Let me state the goal again: take the MESS project, which is a massive open-sourced effort to emulate every possible computer system and console that exists, and make it run in a window in a browser. In doing so, allow anyone with a web browser of reasonable power the ability to experience, in great convenience, many of the aspects of any previously made software in human history. This is a very lofty goal.
Some of this has been discussed before, but if this is the first time you’re hearing of it, let me quickly go over it.
- A month or two ago, we got a public-domain colecovision cart to render using this setup. But no keypresses. Now we have keypresses.
The running joke for me was “WHERE ARE MY SMURFS”. The acid test for me, the proof this was possible, was a window running a playable copy of Smurfs: Rescue in Gargamel’s Castle, which was truly a terrible game but one I played over at my friend Paul’s house in 1982. As the team tirelessly ran through the dozens and dozens of tweaks, on the addition of features to Emscripten and the makefile mods to MESS, “WHERE ARE MY SMURFS”.
And now the smurfs have come:
Oh, make no mistake: It’s slow as molasses. (Running at 12% speed on my browser on a pretty high-powered machine) It has no sound (we’re working on it). And the keys can sometimes be grabbed away by other processes and materials. (Key bindings are a bitch, and still being hacked away at.) But it works. Multiple people took me aside to “help” me by explaining how it was entirely impossible this could ever happen. But it happened. It works.
It even lets you use the internal menu of the MESS program: here it is letting you know about the CPU and the video output:
We did some tests with multiple Colecovision cartridges – it plays most. (Not all, of course, depending on how well MESS emulates anything and a bunch of other factors.) So right now it can do about 100 cartridges. It’s proof of concept.
But now we’re expanding out.
Next we’re going after the Magnavox Odyssey², specifically to be able to run K.C. Munchkin, a historically important console game pulled in the early salvos of the “look and feel” wars started by Atari. We’re also trying for the Apple II.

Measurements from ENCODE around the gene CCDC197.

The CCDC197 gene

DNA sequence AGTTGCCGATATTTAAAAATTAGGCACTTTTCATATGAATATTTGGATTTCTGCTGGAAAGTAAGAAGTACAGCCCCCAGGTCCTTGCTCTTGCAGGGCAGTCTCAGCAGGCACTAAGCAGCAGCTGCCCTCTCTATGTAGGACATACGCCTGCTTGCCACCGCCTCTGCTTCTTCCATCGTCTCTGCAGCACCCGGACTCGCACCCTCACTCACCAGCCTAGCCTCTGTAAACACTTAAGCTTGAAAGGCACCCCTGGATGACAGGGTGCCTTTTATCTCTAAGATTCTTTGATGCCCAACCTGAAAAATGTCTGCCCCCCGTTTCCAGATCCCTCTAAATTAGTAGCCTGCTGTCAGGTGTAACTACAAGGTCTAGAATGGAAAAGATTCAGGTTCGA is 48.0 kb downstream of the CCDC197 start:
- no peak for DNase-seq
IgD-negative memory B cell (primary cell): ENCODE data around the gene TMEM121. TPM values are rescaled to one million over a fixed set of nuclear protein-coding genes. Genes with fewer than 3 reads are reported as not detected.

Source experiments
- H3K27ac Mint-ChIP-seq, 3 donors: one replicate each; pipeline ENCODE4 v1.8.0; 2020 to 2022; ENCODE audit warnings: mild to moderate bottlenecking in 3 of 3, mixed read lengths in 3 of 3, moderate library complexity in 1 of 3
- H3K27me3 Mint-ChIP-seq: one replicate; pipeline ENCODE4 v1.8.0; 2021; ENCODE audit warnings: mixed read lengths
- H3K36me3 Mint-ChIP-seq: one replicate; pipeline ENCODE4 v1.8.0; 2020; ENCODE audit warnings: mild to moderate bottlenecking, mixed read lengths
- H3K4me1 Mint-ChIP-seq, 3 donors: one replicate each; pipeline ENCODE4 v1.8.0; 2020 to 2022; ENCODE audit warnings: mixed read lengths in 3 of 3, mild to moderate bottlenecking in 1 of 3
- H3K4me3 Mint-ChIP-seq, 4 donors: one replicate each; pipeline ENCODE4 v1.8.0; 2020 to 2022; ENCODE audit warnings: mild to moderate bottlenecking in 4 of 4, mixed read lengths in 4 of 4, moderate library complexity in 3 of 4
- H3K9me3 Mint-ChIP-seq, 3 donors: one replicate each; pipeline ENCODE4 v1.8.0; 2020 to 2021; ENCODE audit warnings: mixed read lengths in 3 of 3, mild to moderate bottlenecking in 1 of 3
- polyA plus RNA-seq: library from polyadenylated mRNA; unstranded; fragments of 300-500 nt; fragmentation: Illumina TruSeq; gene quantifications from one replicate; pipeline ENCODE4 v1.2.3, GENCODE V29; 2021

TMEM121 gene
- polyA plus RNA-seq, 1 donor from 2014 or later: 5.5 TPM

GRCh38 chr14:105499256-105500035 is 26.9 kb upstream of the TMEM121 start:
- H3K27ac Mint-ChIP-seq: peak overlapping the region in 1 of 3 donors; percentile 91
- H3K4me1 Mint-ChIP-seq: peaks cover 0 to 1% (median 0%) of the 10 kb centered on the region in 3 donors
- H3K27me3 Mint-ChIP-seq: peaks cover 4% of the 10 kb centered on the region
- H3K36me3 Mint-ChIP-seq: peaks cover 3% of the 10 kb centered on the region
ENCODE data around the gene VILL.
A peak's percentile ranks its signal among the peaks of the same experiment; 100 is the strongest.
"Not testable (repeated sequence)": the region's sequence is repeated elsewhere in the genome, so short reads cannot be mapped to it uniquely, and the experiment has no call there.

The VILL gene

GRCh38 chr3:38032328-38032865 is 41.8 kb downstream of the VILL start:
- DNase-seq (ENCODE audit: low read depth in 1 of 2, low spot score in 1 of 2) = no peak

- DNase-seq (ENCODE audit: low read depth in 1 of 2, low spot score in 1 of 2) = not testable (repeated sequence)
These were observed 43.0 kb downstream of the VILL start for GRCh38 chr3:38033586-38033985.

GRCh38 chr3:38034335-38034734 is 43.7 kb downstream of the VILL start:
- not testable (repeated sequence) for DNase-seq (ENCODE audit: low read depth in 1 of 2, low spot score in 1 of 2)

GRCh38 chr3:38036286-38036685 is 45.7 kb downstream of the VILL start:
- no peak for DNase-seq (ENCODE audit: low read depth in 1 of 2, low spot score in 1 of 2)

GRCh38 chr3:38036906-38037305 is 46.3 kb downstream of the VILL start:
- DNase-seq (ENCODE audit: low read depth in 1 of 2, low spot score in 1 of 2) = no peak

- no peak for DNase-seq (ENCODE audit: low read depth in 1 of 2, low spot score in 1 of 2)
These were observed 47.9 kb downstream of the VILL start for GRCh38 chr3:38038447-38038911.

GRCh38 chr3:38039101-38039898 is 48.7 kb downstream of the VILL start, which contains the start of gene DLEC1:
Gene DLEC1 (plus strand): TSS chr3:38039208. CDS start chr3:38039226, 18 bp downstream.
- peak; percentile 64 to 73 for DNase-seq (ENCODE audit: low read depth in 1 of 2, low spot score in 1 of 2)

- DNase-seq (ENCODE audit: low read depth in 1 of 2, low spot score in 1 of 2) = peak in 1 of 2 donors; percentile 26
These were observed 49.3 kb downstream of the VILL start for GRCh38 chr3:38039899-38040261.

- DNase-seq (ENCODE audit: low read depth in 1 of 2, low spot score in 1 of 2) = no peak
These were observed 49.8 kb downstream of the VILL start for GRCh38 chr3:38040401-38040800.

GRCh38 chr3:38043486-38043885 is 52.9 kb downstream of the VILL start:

So how can you help?
- We need testers. I didn’t want to drag people in until we started having something for them to see – and now we do. We need people to run through items as we add them, to find weirdness and missing items and the rest.
- We need you to improve MESS. My dream is that this project will ensure, once and for all, that any work you throw into the MESS emulator will have instant, worldwide effect, as improvements on emulation will show up in browser windows everywhere. It’s not some obscure thing – I want these to end up being general purpose computer utilities that people use to portray older computers in windows, and your work will be very prominent. Read up on them and join them.
Please come to #jsmess on EFnet or e-mail me. Get involved. If you were on the wall wondering if the thing could ever even work, it does. It works. Now help us make it work well.
Categorised as: computer history
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nice… congulations Jason.. Keep going 😀
Great job! Quite an accomplishment…
The Smurfs was the very first home video game I played, at a friend’s house, back in 1982 (I think). I even wrote about it in one of my first journal entries ever, back then at age 7. It’s neat to see it as the first game played on this new platform!
This is great Jason!
You’re nuts. But beautifully nuts. Congrats 🙂